Ensuring the likelihood of mutual transparency requires solving two separate problems. The first solution requires the interface to operate even in the presence of the very large radio signals that a mobile unit uses to communicate with a network that is far away. This means that the specification development committee must carefully analyze the effects of what happens on the interface connections when any mobile device transmitter is active. The mobile transmitter will interfere with the interface. Interface properties must be analyzed to make sure the interface will operate normally whether this interference is present or not.

The usual design approach to achieve this tolerance is to use a technique called differential signaling, where a positive version and a negative version of the information are transmitted together. This means that two wires are used, when otherwise you could expect that only one is needed for one copy of the information. Differential signaling is also best for sending high-speed signals over relatively long distances (Fig. 1). Therefore, all high-speed serial interfaces (including USB, PCI Express, and Gigabit Ethernet) use differential signaling. The working groups then need to pay extra attention to the specifications on the interface receiver to ensure that this half of mutual transparency works.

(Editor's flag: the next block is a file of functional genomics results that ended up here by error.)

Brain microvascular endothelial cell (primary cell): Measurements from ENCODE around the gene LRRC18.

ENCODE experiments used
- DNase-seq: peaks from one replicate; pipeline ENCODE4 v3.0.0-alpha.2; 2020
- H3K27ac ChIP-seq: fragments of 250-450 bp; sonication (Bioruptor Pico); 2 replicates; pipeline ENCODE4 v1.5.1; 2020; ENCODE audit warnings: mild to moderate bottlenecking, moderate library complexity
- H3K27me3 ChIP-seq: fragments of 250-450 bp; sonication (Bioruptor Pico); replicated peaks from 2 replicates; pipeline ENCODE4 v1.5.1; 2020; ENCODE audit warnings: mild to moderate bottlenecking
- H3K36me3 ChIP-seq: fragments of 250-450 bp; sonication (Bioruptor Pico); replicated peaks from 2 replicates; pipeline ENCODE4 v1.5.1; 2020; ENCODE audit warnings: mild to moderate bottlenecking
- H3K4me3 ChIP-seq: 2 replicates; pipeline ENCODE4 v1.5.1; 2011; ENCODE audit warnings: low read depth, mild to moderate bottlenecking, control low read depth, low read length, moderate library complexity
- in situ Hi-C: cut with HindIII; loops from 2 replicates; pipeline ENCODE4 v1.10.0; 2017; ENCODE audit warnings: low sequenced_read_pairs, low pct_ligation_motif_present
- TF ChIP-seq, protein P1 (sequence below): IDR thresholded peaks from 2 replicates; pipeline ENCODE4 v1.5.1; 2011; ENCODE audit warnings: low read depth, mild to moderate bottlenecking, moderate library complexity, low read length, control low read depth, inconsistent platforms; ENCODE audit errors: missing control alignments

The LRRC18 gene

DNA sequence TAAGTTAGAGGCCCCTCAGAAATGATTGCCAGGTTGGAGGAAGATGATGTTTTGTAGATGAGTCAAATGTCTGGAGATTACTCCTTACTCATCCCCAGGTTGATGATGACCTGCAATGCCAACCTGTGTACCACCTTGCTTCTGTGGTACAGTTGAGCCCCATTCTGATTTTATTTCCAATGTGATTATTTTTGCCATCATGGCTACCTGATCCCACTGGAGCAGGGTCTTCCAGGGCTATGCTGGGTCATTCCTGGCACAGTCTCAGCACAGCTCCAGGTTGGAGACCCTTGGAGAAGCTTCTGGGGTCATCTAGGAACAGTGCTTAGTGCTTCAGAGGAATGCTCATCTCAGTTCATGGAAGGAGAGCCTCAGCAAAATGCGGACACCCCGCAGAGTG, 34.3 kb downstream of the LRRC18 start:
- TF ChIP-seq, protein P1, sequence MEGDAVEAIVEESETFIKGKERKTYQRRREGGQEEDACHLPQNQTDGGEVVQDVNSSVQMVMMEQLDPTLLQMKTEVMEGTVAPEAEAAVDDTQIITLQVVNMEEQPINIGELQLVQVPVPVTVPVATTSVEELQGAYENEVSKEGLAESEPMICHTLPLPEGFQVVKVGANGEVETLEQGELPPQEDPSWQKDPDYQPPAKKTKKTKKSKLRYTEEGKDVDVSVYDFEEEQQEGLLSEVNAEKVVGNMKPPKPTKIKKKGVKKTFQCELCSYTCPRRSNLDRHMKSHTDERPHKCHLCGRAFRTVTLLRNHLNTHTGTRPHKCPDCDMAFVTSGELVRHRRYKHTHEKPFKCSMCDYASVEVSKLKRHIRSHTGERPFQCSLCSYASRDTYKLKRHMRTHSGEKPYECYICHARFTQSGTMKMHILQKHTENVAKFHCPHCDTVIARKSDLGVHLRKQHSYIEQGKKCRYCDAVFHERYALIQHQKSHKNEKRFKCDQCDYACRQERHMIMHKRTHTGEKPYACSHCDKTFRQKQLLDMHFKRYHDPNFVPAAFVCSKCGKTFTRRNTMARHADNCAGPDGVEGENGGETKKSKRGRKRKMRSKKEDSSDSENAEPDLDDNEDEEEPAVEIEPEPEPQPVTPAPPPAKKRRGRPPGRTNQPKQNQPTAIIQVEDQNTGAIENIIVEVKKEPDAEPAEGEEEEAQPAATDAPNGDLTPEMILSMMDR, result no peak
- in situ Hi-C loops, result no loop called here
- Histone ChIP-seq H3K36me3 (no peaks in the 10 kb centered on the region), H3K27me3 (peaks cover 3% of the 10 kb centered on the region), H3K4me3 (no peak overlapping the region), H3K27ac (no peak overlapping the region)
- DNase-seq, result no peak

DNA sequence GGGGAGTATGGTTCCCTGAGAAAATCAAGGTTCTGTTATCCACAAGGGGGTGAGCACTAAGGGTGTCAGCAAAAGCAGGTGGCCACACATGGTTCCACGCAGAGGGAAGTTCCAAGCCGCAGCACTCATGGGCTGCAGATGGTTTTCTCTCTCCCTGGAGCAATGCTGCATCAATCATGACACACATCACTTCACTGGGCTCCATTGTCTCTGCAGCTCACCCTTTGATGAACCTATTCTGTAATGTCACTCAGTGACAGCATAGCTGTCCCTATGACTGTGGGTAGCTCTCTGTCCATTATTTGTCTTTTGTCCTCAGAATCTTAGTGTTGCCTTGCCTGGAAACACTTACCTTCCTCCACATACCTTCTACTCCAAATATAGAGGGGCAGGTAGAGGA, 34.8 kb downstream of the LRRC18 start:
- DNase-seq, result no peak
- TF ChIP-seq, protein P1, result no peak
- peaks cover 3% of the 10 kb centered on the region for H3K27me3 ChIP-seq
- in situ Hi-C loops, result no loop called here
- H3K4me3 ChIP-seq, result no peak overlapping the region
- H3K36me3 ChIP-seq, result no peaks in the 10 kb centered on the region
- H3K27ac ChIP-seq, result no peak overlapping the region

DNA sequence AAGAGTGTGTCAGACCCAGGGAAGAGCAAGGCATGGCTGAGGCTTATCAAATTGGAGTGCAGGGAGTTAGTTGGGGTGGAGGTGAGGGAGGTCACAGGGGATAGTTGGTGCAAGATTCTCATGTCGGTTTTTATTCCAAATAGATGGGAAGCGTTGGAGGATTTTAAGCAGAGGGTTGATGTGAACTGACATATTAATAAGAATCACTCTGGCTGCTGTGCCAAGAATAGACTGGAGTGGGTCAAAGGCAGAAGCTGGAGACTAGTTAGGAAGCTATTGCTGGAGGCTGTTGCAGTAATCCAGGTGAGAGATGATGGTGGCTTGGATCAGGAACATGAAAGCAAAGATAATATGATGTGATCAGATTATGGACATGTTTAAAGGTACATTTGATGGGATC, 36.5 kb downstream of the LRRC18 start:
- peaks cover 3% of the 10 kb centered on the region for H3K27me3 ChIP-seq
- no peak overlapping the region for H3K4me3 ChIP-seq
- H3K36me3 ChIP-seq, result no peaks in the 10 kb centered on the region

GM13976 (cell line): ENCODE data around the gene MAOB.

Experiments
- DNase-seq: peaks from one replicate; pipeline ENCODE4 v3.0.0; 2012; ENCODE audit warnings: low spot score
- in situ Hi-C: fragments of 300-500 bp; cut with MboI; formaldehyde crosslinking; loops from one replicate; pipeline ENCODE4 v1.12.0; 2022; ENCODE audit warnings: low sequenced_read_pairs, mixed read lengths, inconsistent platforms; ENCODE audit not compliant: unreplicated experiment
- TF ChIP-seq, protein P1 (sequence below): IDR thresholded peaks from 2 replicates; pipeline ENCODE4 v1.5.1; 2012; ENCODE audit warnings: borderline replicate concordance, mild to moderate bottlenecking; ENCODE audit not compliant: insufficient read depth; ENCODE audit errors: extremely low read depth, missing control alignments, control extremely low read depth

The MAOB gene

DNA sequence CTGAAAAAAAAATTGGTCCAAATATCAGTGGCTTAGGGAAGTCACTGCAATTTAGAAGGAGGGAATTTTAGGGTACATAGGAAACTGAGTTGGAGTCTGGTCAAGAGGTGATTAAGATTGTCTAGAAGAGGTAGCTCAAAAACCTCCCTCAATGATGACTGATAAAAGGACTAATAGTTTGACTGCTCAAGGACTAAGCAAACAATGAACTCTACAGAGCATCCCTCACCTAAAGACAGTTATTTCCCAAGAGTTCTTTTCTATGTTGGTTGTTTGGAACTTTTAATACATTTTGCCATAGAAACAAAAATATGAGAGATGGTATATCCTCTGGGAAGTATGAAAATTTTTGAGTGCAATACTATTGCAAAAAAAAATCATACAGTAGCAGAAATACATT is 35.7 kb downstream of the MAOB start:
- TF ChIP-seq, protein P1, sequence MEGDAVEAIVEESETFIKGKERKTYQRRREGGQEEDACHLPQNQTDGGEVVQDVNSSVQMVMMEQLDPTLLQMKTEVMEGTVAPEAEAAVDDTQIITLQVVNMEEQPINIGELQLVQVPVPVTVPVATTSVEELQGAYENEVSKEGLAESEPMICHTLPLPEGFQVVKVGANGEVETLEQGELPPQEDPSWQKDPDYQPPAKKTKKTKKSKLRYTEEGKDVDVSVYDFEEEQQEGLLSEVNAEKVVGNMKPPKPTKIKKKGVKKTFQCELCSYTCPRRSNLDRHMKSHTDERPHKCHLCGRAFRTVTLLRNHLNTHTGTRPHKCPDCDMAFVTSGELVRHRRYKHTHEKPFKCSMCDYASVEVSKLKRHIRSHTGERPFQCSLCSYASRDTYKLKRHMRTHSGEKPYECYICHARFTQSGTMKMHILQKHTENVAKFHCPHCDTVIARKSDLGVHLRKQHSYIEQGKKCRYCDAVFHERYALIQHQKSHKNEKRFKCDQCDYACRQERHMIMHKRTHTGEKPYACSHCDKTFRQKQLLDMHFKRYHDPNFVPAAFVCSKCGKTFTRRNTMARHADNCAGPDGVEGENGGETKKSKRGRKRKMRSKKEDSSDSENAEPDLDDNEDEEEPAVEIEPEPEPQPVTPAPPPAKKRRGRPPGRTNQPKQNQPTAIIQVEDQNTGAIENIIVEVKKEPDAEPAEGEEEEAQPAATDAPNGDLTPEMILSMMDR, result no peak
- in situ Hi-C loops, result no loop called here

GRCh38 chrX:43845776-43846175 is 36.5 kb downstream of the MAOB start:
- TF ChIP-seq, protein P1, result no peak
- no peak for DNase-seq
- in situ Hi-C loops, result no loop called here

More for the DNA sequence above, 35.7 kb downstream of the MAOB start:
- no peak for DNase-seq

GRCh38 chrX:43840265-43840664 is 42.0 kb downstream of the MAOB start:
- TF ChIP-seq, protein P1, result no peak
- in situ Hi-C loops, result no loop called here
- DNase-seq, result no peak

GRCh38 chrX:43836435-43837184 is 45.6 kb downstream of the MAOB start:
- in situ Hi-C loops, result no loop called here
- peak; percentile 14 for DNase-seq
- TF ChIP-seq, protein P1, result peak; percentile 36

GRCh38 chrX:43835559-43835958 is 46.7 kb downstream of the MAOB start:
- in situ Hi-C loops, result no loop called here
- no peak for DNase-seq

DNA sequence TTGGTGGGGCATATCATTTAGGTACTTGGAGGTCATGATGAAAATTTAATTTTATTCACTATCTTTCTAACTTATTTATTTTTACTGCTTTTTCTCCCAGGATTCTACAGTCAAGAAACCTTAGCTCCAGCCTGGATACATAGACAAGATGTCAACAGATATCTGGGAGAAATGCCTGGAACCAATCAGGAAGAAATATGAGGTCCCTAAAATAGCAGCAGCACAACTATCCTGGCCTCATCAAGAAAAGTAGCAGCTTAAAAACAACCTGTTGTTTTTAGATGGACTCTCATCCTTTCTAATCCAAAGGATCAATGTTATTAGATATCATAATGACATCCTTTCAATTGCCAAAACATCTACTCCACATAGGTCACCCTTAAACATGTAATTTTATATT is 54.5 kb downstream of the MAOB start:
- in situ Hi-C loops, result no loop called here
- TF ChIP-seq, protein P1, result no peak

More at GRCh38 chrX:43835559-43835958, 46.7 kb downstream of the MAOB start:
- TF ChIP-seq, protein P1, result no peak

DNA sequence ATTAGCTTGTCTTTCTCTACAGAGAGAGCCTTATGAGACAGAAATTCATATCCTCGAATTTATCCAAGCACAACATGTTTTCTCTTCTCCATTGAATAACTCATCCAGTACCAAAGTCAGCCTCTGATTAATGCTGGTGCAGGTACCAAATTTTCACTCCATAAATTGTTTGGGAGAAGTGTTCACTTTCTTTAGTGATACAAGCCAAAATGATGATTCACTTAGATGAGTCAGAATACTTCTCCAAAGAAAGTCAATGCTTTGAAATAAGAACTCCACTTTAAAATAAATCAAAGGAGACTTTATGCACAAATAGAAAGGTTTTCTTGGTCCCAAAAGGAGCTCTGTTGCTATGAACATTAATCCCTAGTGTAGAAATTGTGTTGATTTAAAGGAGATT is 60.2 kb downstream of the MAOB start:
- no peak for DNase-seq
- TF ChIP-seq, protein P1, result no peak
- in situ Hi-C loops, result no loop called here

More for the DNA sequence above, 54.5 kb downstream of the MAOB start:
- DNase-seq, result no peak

1. In differential signaling, both the data (solid line) and its negative (dashed line) are sent on the interface (a) When a wireless transmitter becomes active, both of the interface signals become distorted (b).

The second necessary solution is harder to achieve. The interface signal, which typically has a size near 0.4 V, must not interfere with a local radio receiver that has a sensitivity of 10 µV  (for Wi-Fi) or 1 µV  (for GPS). This extreme sensitivity of intentional radio receivers makes this second part of mutual transparency more difficult.

Figure 2 illustrates this issue, showing what the radio signal coming from a high-speed digital interface looks like when the data rate is 1.25 Gbits/s. This unintentional signal has a lot of frequencies. Compared with the frequency ranges of important wireless communication standards, it is apparent that there is a large problem here.

Two Options

The MIPI Alliance offers are two interfaces that have put significant effort into providing mutual transparency, the M-PHY interface and the Radio Frequency Front End Control Interface (RFFE). Each one takes different approaches to solve their particular issues.

M-PHY is a multi-Gbit/s interface, so it has the problem presented in Figure 2. Three major features have been added above and beyond what the interface fundamentally needs to operate: small amplitude, variable data rate, and slew-rate control. These are added to usual good design practices that minimize the amount of the interface signal that can leak into where the sensitive radio input is, providing good isolation. 

2. A high-speed digital interface operating at 1.25 Gbits/s generates various unintentional radio signals across different commercial wireless communication frequencies.